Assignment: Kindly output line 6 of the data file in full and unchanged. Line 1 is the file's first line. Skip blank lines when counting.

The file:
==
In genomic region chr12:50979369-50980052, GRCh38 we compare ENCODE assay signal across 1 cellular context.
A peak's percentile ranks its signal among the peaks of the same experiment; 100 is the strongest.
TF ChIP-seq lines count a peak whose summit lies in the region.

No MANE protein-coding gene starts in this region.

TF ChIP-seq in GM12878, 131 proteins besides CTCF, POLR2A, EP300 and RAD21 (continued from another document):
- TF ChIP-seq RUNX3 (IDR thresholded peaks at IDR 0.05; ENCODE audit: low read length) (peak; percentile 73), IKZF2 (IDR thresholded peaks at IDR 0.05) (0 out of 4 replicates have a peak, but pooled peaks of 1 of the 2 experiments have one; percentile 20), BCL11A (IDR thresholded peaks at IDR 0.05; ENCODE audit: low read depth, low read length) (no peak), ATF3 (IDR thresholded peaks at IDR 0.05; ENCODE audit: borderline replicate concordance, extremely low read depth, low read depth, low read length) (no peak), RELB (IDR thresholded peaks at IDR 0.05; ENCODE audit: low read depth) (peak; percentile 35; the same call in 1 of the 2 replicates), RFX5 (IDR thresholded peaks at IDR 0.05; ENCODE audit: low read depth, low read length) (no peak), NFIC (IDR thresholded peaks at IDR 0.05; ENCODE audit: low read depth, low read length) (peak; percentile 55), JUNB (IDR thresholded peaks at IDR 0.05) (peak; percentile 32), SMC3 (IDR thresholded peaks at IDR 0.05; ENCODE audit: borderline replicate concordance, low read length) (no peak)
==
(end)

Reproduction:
- TF ChIP-seq RUNX3 (IDR thresholded peaks at IDR 0.05; ENCODE audit: low read length) (peak; percentile 73), IKZF2 (IDR thresholded peaks at IDR 0.05) (0 out of 4 replicates have a peak, but pooled peaks of 1 of the 2 experiments have one; percentile 20), BCL11A (IDR thresholded peaks at IDR 0.05; ENCODE audit: low read depth, low read length) (no peak), ATF3 (IDR thresholded peaks at IDR 0.05; ENCODE audit: borderline replicate concordance, extremely low read depth, low read depth, low read length) (no peak), RELB (IDR thresholded peaks at IDR 0.05; ENCODE audit: low read depth) (peak; percentile 35; the same call in 1 of the 2 replicates), RFX5 (IDR thresholded peaks at IDR 0.05; ENCODE audit: low read depth, low read length) (no peak), NFIC (IDR thresholded peaks at IDR 0.05; ENCODE audit: low read depth, low read length) (peak; percentile 55), JUNB (IDR thresholded peaks at IDR 0.05) (peak; percentile 32), SMC3 (IDR thresholded peaks at IDR 0.05; ENCODE audit: borderline replicate concordance, low read length) (no peak)